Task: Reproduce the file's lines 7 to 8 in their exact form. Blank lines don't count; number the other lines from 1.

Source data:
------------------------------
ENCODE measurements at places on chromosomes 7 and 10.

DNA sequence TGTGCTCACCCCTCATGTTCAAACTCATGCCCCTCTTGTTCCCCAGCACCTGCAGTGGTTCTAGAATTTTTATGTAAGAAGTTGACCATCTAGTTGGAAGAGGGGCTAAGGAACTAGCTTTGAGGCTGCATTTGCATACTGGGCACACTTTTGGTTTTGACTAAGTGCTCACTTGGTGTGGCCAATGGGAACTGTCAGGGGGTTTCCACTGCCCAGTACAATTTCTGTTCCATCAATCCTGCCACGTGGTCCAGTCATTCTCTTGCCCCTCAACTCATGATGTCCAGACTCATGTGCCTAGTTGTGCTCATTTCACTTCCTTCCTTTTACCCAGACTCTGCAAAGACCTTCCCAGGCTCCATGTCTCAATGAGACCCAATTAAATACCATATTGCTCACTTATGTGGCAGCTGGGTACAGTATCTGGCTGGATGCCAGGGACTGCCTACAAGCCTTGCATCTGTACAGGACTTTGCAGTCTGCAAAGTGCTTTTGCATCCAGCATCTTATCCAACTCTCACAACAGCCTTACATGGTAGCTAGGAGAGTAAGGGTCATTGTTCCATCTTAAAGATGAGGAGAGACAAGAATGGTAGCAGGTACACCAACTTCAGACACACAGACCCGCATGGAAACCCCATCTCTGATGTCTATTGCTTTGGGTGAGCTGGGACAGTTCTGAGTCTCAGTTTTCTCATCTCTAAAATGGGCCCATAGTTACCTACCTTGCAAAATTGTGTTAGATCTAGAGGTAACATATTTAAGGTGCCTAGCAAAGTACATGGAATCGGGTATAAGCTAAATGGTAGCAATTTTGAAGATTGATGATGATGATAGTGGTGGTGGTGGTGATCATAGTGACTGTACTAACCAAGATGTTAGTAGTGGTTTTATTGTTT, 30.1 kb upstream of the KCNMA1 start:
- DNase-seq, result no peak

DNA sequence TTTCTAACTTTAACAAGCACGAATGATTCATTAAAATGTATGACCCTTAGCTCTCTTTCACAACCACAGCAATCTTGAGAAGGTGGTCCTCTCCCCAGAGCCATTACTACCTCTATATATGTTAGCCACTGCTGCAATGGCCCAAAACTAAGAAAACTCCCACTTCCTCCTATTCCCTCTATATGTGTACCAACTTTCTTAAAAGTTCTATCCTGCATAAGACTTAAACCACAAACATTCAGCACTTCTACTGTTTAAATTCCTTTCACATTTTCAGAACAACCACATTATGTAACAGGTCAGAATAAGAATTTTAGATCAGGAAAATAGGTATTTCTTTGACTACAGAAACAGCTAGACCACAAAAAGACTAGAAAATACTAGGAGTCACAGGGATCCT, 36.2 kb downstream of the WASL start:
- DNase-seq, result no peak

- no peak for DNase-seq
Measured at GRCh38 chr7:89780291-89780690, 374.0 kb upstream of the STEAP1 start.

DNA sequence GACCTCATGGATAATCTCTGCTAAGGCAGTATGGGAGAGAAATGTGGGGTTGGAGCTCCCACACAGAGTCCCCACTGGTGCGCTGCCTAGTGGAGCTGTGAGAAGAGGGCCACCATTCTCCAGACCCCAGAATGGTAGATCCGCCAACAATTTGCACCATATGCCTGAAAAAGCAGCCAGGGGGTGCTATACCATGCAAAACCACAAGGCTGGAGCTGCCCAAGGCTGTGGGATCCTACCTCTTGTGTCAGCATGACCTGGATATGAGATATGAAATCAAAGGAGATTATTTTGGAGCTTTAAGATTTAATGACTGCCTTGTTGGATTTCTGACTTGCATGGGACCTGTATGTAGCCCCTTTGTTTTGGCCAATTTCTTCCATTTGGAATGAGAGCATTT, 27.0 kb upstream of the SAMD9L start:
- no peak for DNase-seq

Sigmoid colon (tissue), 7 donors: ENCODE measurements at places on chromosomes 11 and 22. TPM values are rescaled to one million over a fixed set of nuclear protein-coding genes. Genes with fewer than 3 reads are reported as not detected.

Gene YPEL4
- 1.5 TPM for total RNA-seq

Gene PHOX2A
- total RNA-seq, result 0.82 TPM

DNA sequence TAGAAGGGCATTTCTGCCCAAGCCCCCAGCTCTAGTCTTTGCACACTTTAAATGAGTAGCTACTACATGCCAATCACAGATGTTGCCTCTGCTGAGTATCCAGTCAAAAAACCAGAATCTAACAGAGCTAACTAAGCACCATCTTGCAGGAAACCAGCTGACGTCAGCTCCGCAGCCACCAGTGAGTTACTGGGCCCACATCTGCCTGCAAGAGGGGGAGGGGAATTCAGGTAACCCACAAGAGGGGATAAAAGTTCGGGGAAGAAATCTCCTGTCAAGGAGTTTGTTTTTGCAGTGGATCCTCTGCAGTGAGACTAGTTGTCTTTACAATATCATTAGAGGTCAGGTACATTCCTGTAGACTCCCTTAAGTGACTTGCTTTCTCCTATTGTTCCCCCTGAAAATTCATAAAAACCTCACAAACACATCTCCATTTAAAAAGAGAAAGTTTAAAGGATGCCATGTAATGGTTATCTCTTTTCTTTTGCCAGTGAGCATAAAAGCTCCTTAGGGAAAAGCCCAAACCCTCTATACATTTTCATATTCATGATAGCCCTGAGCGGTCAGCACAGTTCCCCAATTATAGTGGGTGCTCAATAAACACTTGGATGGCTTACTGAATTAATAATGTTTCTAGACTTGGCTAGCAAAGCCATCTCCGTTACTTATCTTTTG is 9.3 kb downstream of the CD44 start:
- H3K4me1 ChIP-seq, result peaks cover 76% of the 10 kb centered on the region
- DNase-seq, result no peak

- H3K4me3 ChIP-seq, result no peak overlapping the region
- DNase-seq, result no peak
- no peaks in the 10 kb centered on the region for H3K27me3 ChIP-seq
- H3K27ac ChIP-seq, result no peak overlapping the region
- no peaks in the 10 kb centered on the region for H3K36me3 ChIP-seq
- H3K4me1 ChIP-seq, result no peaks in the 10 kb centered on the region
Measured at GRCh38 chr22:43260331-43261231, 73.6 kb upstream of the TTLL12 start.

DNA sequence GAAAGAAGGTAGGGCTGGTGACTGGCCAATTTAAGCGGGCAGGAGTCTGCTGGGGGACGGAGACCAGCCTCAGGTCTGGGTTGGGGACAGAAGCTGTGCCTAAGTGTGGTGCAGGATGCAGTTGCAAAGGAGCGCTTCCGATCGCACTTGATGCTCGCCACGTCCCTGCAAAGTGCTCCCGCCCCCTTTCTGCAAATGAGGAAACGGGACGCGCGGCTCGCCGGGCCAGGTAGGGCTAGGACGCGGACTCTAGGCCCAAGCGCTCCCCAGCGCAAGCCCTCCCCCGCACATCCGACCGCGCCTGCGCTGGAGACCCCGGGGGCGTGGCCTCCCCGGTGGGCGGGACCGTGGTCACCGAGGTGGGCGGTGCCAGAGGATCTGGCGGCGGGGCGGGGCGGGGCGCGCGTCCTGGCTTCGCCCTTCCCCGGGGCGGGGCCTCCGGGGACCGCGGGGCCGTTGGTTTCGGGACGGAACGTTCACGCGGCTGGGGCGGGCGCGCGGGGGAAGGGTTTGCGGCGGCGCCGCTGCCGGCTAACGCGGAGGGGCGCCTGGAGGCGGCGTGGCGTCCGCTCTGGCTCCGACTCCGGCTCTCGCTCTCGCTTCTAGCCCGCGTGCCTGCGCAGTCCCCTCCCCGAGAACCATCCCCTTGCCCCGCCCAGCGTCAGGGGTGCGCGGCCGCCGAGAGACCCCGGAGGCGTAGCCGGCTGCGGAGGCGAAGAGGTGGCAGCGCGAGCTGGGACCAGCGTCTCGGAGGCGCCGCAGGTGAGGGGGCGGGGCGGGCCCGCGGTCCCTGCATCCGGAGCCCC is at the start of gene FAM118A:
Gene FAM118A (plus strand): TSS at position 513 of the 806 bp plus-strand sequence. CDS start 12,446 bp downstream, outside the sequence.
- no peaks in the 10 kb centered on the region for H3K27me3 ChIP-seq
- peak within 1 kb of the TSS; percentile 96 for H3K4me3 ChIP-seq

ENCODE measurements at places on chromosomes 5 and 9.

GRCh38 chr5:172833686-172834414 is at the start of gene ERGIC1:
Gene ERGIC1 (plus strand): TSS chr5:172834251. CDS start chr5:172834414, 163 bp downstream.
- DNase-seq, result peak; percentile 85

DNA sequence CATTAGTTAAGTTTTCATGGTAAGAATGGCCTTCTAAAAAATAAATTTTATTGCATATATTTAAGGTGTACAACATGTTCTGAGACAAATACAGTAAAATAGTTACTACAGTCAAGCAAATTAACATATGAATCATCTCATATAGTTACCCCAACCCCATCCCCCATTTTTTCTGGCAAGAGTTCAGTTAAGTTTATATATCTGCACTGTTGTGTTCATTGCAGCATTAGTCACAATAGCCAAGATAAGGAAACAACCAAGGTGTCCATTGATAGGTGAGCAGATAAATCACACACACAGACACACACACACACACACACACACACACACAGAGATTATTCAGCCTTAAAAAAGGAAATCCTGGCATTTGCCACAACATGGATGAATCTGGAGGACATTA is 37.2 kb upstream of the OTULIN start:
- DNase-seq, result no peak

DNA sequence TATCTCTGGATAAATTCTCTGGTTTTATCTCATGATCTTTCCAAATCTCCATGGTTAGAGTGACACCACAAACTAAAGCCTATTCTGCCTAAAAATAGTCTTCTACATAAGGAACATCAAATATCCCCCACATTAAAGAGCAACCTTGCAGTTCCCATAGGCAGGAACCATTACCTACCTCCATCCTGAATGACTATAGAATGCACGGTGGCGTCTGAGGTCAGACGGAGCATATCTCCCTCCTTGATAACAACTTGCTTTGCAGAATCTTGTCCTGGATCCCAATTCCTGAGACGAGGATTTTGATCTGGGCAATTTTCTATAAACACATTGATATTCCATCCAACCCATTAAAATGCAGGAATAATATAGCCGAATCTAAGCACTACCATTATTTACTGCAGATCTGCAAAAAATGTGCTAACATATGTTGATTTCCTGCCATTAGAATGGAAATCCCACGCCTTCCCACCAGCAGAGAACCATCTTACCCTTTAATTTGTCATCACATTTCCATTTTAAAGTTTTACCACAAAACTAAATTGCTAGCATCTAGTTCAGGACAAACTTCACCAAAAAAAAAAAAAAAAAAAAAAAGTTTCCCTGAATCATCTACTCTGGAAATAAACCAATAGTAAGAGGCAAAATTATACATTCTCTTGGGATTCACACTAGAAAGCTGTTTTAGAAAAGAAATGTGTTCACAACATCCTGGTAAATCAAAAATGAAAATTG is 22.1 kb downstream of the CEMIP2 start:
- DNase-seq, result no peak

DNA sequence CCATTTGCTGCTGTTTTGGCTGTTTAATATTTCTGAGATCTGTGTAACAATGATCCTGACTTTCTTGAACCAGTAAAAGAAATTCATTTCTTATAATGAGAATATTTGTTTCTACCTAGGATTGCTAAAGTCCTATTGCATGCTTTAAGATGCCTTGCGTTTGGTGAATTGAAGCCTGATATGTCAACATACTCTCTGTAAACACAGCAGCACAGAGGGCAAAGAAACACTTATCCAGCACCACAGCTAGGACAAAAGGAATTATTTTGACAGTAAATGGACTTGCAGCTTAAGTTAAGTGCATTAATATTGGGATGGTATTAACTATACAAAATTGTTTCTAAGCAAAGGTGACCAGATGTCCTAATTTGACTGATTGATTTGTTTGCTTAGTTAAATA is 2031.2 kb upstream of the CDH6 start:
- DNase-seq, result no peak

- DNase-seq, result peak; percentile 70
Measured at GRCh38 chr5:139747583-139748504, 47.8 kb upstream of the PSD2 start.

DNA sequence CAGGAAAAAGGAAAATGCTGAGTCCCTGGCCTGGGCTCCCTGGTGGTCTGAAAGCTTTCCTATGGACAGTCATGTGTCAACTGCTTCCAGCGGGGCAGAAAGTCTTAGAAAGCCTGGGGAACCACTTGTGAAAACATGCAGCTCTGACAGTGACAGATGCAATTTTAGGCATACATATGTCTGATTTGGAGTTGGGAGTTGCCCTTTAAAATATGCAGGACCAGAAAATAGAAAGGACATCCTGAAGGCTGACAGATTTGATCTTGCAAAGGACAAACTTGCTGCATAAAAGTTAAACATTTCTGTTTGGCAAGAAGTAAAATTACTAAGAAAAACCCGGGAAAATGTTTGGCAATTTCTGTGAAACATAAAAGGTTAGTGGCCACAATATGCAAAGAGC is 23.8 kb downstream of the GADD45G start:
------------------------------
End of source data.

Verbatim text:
Measured at GRCh38 chr7:89780291-89780690, 374.0 kb upstream of the STEAP1 start.

DNA sequence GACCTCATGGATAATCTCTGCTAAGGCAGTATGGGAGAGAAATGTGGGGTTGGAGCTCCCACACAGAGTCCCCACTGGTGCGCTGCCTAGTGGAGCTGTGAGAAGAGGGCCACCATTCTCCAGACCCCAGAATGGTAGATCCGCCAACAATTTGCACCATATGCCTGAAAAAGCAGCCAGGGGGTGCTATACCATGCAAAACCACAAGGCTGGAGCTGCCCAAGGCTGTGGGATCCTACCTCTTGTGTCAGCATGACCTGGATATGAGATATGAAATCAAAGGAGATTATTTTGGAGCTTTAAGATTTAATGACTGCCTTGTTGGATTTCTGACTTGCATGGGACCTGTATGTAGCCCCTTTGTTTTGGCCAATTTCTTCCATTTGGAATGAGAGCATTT, 27.0 kb upstream of the SAMD9L start: